Following is my book page that appears in this week’s print edition of The Catholic Post.
Are you a spiritual trust-fund baby? Bear with me—it really is a “thing.”
If you’ve heard the expression, “there’s nothing like a convert,” you’ll begin to know what I mean. There really is something special in converts and how they look at the faith with fresh eyes and fresh faith. It really is different being a convert, and we longtime Catholics can learn a lot from that energy and passion. That’s why shows like Marcus Grodi’s EWTN’s The Journey Home can be so compelling to watch.
It’s like Richard Cole writes in Catholic by Choice, his expressive memoir about converting to Catholicism, that cradle Catholics are like “spiritual trust-fund babies unbelievably rich with a two-thousand-year-old religious culture stacked on another three thousand years of Hebraic culture.”
And, like a stereotype of trust-fund babies, longtime Catholics can be tempted to take for granted our great wealth. Why is that?
Reading one of three recent new memoirs about the conversion process might help us look at our Catholic faith with a fresh perspective.
It wouldn’t be fair to compare these very different memoirs, so here’s a short review of each story:
Cole offers a wandering, luminous and complex story. The memoir is especially rich since he was older (49 at the time of his conversion) and so his conversion, and how it intersects with his life and the life of his family, is fascinating, gritty and real. Because he’s a poet, there are a lot of memorable and “quotable” quotes.
Girl at the End of the World: My Escape from Fundamentalism In Search of Faith with a Future” by Elizabeth Esther. Esther’s book is a harrowing story of growing up in a fundamentalist cult, and gradually, as a young adult, escaping it.
Even though you know these are all conversion stories, I feel like I should write “spoiler alert!”— when I tell you she that she became, however improbably, Catholic. That’s because it is jaw-dropping how Jesus (and His Mother) drew her to the Church. It’s also amazing to read about what being Catholic means to her and her recovery from her abusive childhood.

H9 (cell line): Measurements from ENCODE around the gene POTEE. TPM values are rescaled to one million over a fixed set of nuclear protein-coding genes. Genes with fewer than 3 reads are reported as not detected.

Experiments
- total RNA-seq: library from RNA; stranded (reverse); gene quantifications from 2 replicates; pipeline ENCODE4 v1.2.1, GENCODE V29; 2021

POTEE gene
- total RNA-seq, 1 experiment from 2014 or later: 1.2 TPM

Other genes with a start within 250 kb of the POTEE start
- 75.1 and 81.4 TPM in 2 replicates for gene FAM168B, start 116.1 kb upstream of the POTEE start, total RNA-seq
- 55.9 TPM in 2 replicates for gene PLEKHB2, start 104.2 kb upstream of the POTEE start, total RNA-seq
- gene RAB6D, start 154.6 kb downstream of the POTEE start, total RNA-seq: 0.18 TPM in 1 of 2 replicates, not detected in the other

Fulwiler’s memoir tells the story of how she grew up an atheist and lived a happy materialistic existence until she gradually reasoned her way into the Catholic Church, through the writing of her popular blog, Conversion Diary, and various life circumstances.
Fulwiler is a great story-teller—many local Catholic women will remember her talk at the second Behold Conference in 2011. Her funny and clever voice, as she shares the events that drew her to Catholicism, shines through in this narrative.
As I’ve said, it’s not fair to compare the memoirs, as each person’s conversion is unique as a fingerprint. But several common themes, in addition to how well they are written, emerge:
*There are innumerable ways to be Catholic—and thank God for that. How beautiful that our Catholic —universal—faith has so many ways to be a faithful Catholic. Just as the wide variety of saints, different kinds of holiness, there are many paths to and within the Church. Three cheers for holy diversity.
*Jesus really does pursue each one of us intently, mysteriously, and with whatever people, places, and circumstances are at hand. Each of these three memoirs describes the way a diverse cast of characters and situations led them to being Catholic: blog readers, random priests in confession, quiet spiritual directors, fallen-away Catholics, Mary, severe health issues, breakdowns, and so much more. How can those lead one to communion with him and with his Church? Jesus finds a way, and it’s plain astonishing to behold in these memoirs.
*We are all, convert or cradle Catholics, “spiritual trust-fund babies.” As a result, we need to recognize that fact and always fight against complacency. There is so much richness and depth in our faith, we need to spend it and share it with each other and others, instead of leaving it in a vault.
One particular strength of Cole’s Catholic by Choice is that it was published 10 years after Cole first wrote it, allowing him to look back and share how his conversion has played out in his life. Reading his update on how his life looks as a no-longer new convert makes me wonder and wish that both Esther and Fulwiler would update their memoirs 10 or so years down the road, sharing their experiences and what is different, and the same, about being Catholic.